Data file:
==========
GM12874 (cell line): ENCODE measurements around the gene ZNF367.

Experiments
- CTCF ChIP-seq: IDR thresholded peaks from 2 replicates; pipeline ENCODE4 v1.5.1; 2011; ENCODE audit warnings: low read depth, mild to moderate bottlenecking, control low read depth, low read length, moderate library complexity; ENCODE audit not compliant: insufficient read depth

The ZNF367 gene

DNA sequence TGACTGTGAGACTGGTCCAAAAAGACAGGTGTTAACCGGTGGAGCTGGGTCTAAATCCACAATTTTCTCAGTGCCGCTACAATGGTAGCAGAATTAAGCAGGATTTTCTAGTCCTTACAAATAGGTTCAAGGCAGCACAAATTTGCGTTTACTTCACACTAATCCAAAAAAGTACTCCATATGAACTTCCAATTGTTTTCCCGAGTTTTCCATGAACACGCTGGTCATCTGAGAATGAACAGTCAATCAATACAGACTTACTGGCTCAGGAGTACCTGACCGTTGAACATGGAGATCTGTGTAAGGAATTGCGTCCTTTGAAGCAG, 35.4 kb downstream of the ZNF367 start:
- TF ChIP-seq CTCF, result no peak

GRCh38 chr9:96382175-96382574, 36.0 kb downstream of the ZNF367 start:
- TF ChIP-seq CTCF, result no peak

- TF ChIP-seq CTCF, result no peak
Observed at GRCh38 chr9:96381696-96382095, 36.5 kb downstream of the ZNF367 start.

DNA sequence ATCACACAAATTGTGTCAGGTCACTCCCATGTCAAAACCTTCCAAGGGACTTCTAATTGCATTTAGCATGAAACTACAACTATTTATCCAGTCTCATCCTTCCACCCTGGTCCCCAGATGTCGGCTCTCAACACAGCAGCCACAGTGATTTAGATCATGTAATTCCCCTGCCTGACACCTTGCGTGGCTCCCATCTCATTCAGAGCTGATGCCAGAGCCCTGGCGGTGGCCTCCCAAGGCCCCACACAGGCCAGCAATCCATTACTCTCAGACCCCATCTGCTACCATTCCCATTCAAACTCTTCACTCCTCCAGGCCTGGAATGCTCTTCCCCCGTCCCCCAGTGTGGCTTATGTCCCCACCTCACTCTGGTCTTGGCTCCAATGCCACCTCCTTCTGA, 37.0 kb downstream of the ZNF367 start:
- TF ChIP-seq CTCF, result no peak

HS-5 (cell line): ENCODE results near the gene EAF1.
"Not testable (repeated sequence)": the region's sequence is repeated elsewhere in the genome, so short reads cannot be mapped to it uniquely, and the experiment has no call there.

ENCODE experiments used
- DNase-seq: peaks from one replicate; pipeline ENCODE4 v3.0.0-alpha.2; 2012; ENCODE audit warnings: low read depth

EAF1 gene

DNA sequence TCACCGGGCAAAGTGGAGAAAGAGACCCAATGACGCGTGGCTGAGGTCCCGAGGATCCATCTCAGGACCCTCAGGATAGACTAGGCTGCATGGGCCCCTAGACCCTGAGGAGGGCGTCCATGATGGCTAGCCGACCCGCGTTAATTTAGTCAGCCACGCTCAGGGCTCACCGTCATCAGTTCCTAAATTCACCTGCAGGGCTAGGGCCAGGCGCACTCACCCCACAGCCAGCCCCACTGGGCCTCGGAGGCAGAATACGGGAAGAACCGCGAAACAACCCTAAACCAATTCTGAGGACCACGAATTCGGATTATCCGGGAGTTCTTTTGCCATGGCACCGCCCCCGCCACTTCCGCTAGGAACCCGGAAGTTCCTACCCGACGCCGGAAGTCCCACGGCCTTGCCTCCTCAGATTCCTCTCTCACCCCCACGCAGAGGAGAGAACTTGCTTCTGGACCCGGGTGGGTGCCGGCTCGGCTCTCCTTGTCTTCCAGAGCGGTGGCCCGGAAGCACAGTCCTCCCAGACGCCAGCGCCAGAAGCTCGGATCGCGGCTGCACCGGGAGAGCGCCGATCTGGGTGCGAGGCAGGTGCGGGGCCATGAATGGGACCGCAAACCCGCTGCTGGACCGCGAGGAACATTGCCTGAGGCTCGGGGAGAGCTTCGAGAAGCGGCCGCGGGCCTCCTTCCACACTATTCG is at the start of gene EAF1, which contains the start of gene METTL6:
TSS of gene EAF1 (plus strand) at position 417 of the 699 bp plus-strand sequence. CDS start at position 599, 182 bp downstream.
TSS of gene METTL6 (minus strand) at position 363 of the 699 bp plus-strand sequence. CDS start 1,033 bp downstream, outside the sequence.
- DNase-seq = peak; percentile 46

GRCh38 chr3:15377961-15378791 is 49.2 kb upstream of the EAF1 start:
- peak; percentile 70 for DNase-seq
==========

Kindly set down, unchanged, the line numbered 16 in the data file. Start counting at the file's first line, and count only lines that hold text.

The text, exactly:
- DNase-seq: peaks from one replicate; pipeline ENCODE4 v3.0.0-alpha.2; 2012; ENCODE audit warnings: low read depth